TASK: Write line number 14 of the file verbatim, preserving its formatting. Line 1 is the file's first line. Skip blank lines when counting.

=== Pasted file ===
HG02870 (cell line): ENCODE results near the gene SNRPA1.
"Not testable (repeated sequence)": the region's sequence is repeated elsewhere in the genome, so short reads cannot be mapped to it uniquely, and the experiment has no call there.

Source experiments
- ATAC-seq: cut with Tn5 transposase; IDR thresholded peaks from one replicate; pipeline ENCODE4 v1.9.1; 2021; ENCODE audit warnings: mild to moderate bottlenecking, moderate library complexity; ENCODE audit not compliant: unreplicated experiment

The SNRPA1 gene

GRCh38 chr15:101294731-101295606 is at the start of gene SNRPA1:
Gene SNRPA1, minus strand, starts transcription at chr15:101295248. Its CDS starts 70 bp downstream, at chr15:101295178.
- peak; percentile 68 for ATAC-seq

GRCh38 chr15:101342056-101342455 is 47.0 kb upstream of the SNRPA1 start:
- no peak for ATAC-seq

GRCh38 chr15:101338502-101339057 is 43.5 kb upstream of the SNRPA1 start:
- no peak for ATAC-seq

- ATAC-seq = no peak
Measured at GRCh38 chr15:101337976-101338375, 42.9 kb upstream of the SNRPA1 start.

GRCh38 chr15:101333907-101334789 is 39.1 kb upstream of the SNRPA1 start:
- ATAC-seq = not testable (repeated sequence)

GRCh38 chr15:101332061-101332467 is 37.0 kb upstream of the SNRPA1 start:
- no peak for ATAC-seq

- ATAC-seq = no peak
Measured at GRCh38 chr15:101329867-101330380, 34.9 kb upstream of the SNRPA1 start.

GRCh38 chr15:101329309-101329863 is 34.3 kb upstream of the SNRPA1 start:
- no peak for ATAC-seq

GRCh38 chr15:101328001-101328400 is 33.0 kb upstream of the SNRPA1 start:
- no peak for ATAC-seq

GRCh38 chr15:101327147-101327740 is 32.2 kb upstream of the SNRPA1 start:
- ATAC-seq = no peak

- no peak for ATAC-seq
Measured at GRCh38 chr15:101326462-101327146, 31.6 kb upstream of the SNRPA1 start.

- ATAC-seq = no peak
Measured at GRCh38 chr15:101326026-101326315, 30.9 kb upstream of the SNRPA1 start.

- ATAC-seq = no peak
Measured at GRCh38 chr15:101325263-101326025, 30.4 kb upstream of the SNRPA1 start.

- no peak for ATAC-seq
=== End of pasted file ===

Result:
Measured at GRCh38 chr15:101337976-101338375, 42.9 kb upstream of the SNRPA1 start.